You Are Not Your Enneagram

If you’ve been around Christian Internet in the last few years, you’ve seen talk of the Enneagram. It’s another in a plethora of personality profiles and diagnoses to help us better understand who we are and why we are the way we are. On the Enneagram, I’m a 7. I think? Real fans of the Enneagram will tell you there is no test for it, so it’s an evolving understanding, but we’ll go with 7. I know for sure I am an ENFP, and a High I. And probably a badger or otter or blue and yellow, whatever all of those other tests have told me over the years. I know this because I am the type that starts things with full gusto and never finishes. I’m the one who tries to get the whole group to agree, the one who wants to throw a party, but can’t remember to buy the cake or send out the invitations.

I don’t put a ton of stock in personality profiles, but I enjoy looking at them, I like using them to understand how I tick, and what makes others tick and what matters to them. I also have a hard time with the folks who want to tell you they’re witchcraft and sorcery or whatever. (Speaking of which, I am a Slytherin through and through!) There is nothing wrong with any of the tests, profiles, or ideas, at their core. The issue comes, when Christians find themselves stuck in a pattern, or a life, that isn’t the one that Christ has called them to live. When Jesus calls us to him, he calls us to come and die to our old self, and be renewed. 

It seems most expedient to just say “oh well, that’s just who I am,” because our flaws by definition, are weaknesses. Not to mention, there are positives to understanding the way God has wired us, and they help us be the best version of ourselves, and who he created us to be. The problem comes, when “that’s just who I am,” or “that’s just the way I am wired,” becomes and excuse for weaknesses, or worse, sin. When we hurt others because we won’t try to grow and mature. As followers, to pursue that transformation that the Gospel offers. The growth and maturity that comes from regularly drawing closer to Jesus.

One time, I was being shouted at by a leader in the church I served at the time as pastor. We were having a heated discussion, and I was trying to explain why other people found his behavior unacceptable. He finally boomed back at me, “This is just the way I am!” And I said, “Then I guess my work here is done.” And he looked at me sideways. I tried to explain to him that if we are following Jesus, the Gospel is constantly changing us, that discipleship isn’t a one time transformation, but a constant drive to draw closer to, and be more like Jesus. In this case, I was trying to, gently, address an issue that had come up, and the friend I was trying to correct was not interested, because this issue was and always had been there. In a sense, he just sloughed off the challenge for growth, and said, “this is who I am.”

I don’t know his enneagram or his Meyers-briggs. But I can still say, with 100% confidence, that he didn’t have to remain that way. That Jesus came, and died, not so that he would fall into the same patterns, or that he would keep on failing. But so that he could grow, and ultimately become more like Jesus. The apostle Paul, a guy who knows a few things about leaving behind who you used to be, (ya know, that whole Killing Christians part of his life isn’t something he was terribly proud of…) puts it this way in Romans 8: “We were buried therefore with him by baptism into death, in order that, just as Christ was raised from the dead by the glory of the Father, we too might walk in newness of life.” He knows that who he was can define him. But, because of Jesus, he has the opportunity at being made new.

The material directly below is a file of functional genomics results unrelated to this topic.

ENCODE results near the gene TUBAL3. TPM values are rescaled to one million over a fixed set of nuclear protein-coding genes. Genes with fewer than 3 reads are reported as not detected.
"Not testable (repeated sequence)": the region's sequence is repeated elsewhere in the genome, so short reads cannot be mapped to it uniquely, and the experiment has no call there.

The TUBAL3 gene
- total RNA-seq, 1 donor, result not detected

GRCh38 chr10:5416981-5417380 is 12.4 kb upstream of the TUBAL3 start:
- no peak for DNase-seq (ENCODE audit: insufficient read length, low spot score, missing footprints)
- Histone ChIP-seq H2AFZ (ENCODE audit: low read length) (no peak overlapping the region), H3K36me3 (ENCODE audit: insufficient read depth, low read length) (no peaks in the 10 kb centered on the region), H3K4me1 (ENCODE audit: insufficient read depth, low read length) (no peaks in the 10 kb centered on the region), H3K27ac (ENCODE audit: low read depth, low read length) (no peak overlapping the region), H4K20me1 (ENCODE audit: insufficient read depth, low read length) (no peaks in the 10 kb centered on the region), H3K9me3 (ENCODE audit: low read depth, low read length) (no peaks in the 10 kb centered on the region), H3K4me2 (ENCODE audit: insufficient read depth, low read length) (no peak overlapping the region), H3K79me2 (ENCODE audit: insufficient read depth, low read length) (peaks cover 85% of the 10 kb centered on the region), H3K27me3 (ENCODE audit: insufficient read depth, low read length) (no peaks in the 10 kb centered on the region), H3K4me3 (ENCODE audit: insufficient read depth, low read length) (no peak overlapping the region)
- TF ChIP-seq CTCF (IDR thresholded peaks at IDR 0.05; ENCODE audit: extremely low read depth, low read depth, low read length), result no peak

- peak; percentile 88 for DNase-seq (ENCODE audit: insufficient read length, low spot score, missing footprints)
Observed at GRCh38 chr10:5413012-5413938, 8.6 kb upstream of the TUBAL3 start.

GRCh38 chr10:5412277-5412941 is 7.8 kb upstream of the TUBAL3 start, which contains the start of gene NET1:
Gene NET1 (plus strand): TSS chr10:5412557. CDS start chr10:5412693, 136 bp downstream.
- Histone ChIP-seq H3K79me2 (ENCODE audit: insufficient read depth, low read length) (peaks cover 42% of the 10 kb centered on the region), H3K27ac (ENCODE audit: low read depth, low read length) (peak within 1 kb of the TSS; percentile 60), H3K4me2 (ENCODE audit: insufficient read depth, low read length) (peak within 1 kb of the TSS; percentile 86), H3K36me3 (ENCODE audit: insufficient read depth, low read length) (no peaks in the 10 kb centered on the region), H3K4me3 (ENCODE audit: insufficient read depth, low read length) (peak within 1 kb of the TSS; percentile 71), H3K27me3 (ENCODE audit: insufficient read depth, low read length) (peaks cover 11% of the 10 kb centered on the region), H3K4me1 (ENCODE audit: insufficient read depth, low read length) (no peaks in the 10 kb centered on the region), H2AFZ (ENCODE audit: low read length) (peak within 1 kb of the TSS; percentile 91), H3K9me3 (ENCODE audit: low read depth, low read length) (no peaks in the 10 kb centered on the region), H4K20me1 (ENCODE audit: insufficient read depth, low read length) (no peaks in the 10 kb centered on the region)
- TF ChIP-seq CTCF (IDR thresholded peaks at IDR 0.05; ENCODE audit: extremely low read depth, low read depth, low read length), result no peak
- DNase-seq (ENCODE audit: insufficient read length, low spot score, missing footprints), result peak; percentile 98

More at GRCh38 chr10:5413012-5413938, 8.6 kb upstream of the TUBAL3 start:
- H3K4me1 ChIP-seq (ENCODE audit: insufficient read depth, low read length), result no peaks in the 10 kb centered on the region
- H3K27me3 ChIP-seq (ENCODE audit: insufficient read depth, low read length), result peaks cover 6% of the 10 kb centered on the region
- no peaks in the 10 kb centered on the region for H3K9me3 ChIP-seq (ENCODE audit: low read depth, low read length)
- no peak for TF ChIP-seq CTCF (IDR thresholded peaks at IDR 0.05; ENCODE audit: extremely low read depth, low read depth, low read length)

A guy like Paul, you have to imagine, who was going from town to town breathing murderous threats, has an anger issue. In fact, you could even say you see some of that energy seething out in the letters he writes to the various churches. However. As he continually writes about being transformed, and being renewed, he doesn’t say, “That’s the way you are.” He continually pushes and challenges his hearers to be transformed, to be renewed, to push and to grow (Romans 12, Titus 3). You can even see his own growth in the anger department, as he peacefully and passively accepts the arrest and imprisonment thrust on him, even though he is innocent, and his patience as he attempts to make an appeal to Caesar. 

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And, it’s not just once. It’s a day by day, regular renewal. Part of growth and maturity is continuing to grow, not just calling it a day. There is no moment in our life in Christ that we have “peaked” or matured. The simple fact of the matter is, regularly we have to continue to climb the mountain of faith. There are days when we fall, days when we regress, but, for us to continue living for Jesus, we can’t say, “Well that’s just the way I am.” We must dust ourselves off, and try again the next day. In the words of Paul, we are being renewed, day by day.

This is the beauty of following Jesus. My weaknesses, my flaws, my inherent problems, don’t have to be the things that define me, and they don’t have to remain my weaknesses forever. Through the power and transformative nature of following Jesus, I can say, “that is who I used to be, but thanks to Jesus, that is me no longer.” That’s the hope of the Gospel. Not just that we left our life before Jesus behind, but that every day, we are being transformed by his power, love and mercy.

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